Trees should be planted in fertile soil

PUBLISHED : Wednesday, 14 August, 2002, 12:00am
UPDATED : Wednesday, 14 August, 2002, 12:00am

This summer the government introduced a campaign to beautify the environment along roadsides and highway dividers 'City blossoming all over with $26 million planting drive' (South China Morning Post, July 25).

While greening is always to be commended, officials should first consider managing and monitoring the type and way newly-formed roadsides and verges are filled.

They should walk along Ting Kok Road (at the Shuen Wan bend to be specific) in Tai Po where construction rubble is mixed with soil and unceremoniously dumped along the upgraded and expanded Ting Kok Road. The trees planted there have been left to fend for themselves.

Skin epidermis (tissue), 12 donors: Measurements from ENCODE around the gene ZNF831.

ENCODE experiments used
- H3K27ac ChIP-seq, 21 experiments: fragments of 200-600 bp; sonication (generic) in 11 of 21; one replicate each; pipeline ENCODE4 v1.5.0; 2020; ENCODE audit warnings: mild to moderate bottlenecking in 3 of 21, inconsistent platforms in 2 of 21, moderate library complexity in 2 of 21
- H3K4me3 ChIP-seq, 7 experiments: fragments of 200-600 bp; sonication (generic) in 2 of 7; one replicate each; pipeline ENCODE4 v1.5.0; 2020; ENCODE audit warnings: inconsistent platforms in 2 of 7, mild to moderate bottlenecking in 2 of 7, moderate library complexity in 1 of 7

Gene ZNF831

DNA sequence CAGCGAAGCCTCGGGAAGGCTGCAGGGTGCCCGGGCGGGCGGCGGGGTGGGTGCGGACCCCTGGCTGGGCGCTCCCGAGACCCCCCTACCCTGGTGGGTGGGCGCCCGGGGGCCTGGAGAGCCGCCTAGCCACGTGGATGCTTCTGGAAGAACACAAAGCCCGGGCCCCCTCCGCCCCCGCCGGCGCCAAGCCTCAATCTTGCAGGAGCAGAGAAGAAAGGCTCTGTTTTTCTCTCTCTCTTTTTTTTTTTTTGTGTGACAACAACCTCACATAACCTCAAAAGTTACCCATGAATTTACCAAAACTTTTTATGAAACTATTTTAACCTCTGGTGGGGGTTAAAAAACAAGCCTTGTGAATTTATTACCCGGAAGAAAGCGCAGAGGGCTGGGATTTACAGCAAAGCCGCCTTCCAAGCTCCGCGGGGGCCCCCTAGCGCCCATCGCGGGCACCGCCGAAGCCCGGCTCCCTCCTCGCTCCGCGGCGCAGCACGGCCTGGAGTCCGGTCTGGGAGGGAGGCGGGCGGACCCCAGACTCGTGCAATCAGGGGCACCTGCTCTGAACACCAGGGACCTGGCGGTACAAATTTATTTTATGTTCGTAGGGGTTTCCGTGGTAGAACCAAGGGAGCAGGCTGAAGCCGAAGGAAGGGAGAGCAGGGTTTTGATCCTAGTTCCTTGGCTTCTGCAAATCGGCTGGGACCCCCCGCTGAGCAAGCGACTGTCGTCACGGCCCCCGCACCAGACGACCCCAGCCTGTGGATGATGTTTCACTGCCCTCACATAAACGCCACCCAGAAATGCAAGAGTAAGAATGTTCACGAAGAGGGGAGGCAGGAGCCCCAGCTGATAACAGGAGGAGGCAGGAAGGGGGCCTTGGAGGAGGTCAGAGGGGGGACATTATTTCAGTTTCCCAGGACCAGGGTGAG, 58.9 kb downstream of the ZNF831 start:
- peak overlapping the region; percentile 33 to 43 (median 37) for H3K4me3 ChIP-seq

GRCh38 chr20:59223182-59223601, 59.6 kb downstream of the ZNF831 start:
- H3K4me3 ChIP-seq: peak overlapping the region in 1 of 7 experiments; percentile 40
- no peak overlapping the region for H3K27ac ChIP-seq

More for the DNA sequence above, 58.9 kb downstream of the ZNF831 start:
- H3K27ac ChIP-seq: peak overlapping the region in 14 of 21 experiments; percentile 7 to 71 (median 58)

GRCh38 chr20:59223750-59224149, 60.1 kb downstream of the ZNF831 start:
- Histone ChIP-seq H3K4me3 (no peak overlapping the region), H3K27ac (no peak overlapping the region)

This arrangement shows a glaring lack of concern for a fundamental issue. Plants and trees grow best in fertile and loamy soil of a good consistency. I see the $26 million being spent going down the drain. There must be clear monitoring procedures spelt out under the Environmental Impact Assessment Ordinance, or whatever process is involved.

In the meantime, will the relevant authority please stop contracted companies using their construction rubble as 'good soil' for roadsides and planting.

They might also wish to inspect the trees along Ting Kok Road that have yet to gain decent leaf growth.


Tai Po